For a man whose government is not known for transparency and whose country’s independent media have mostly either been shut down or placed under state control, these invitations are a unique gesture. As one of his advisers pointed out, it is something that Canadian Prime Minister Stephen Harper has never done.

Saunders asked Putin: “Russia doesn’t seem to like the west very much any more. Our relationship has cooled down considerably…  Are we moving towards a cold war again?”  To which Putin answered:

Read more

Canada Q&A: Frequently Asked Questions about this project

Update: For the duration of the election, #AskTheGlobe will be focused on the federal election. The Globe is answering your questions – from fact-checking leaders’ statements to digging deep into policies and promises. Have a question? Tweet it with #AskTheGlobe

I submitted a question. What happens next?
Your question will be reviewed by Amberly McAteer, the Canada Q&A Editor. If it’s selected for a response, we’ll let you know when and where the answer will appear.

When will my question be answered?
Some questions won’t take us long, while others require some in-depth exploration by our journalists.  Please be patient. When your question is answered, we’ll let you know.

Will every question be answered?
No. Just as we can’t print every letter to the editor that we receive, we can’t answer every question.  However, we’ll do our best to answer as many as possible.

Will you let me know if you won’t be answering my question?
No. Unfortunately, we cannot get back to everyone so we’ll only be contacting those whose questions we’ve answered.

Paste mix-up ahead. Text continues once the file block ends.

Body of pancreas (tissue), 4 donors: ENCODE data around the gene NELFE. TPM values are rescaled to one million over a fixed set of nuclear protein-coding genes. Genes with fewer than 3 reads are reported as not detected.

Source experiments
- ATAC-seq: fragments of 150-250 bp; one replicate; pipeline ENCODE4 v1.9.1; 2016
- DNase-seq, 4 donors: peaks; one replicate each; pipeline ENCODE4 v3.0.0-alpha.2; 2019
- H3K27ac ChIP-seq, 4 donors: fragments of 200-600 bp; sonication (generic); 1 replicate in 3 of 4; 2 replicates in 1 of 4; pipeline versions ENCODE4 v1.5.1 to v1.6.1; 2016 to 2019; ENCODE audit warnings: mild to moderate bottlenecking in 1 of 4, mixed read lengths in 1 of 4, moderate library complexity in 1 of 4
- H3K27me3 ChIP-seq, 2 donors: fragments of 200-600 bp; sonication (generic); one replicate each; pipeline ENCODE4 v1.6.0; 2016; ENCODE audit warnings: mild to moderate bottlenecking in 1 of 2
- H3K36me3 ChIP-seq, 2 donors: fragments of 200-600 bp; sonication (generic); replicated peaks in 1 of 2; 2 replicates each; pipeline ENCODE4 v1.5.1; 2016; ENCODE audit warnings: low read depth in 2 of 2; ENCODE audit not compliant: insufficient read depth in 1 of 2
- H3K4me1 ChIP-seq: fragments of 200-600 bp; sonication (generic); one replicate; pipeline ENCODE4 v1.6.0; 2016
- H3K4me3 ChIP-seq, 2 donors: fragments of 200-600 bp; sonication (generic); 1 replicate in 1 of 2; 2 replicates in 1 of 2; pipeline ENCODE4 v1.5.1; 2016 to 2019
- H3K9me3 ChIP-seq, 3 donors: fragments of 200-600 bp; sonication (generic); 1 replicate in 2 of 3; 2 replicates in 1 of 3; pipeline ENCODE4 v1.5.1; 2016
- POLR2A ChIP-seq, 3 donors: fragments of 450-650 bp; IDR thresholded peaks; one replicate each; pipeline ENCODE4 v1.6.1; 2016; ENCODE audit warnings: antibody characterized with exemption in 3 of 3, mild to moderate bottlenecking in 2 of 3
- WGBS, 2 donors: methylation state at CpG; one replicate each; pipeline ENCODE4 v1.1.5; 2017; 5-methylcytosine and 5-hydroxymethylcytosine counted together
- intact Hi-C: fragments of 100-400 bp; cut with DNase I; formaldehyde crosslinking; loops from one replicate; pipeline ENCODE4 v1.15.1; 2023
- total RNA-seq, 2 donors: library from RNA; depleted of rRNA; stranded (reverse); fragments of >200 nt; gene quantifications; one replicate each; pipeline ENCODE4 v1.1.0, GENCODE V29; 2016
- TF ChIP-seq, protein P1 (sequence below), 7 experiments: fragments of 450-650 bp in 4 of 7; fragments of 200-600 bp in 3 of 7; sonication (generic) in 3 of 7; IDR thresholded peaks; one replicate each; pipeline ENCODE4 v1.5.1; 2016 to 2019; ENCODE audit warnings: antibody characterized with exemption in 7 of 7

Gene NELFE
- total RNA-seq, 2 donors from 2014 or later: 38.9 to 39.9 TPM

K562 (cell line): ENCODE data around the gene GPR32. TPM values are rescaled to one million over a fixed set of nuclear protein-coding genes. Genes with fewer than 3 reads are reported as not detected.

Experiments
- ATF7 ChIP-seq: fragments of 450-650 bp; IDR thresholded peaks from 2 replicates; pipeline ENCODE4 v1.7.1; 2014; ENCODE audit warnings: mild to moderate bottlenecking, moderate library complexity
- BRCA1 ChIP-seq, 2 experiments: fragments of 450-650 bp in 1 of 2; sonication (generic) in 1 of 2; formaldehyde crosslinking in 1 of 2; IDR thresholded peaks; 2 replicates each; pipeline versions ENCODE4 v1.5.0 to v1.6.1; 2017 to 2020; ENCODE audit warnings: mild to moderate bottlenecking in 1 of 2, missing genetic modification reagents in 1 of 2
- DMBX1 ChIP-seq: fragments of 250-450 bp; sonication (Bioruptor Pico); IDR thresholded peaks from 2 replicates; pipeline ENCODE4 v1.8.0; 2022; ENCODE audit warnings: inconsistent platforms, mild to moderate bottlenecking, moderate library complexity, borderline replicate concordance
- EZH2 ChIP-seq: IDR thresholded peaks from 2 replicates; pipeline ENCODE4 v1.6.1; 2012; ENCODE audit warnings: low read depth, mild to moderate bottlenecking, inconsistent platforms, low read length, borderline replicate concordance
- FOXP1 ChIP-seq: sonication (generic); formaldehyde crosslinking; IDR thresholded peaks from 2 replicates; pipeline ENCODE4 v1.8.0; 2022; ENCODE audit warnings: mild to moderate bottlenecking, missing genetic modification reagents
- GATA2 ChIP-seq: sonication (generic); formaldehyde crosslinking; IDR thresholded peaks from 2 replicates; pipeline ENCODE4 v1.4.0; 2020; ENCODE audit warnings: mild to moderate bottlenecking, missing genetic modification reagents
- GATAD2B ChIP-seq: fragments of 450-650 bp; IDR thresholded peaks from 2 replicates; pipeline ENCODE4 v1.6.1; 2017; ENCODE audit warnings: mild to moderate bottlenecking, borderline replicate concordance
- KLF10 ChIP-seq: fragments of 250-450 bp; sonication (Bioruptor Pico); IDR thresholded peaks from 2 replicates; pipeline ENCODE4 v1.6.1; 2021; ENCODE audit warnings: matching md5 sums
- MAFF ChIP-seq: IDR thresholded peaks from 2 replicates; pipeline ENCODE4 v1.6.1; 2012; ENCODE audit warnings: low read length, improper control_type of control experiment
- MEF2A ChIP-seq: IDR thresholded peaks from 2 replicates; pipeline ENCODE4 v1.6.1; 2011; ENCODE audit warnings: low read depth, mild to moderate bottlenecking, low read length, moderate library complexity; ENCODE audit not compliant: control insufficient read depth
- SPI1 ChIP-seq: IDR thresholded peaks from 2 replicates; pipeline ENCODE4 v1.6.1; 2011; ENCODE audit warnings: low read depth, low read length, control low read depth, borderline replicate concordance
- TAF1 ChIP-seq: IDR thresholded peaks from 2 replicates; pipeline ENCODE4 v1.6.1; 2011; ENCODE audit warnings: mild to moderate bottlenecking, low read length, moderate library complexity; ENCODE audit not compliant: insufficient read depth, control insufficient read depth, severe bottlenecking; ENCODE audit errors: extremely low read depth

Who decides which questions will be answered?
All questions will be considered by Amberly McAteer Canada Q&A Editor.

What sorts of questions are you looking for?
We want to know what’s on the minds of Canadians during this crucial federal election campaign. Keep in mind, the questions that get answered are more likely to be of interest to a wider audience than just you personally.

How many questions can I ask?
As many as you’d like, but we can’t promise we’ll answer them all.

Will the answer to my question appear in the newspaper?
The Globe routinely uses many different platforms to tell stories. Your question may be answered in an article the Politics Live blog, or video on globeandmail.com, in a tweet or Facebook post, or in a print article. We’ll choose the platform based on how we feel we can best answer your question.

Will my full name be published in the paper or globeandmail.com?

Yes. Your name and city, as provided upon submission of your question, will be published when we answer your question. If you submitted a question on social media, we may publish your Twitter handle.

Will my postal code or email address be shown?
No. We will not publish your postal code or email address.

How will you use my personal information?
If we answer your question, we may publish your name and city, as provided upon submission of your question. We may also use your email address to let you know that your question has been answered, or to send you the occasional special offers from The Globe and Mail. You can unsubscribe from Globe Offers at any time by clicking the unsubscribe link in the footer of our email communications.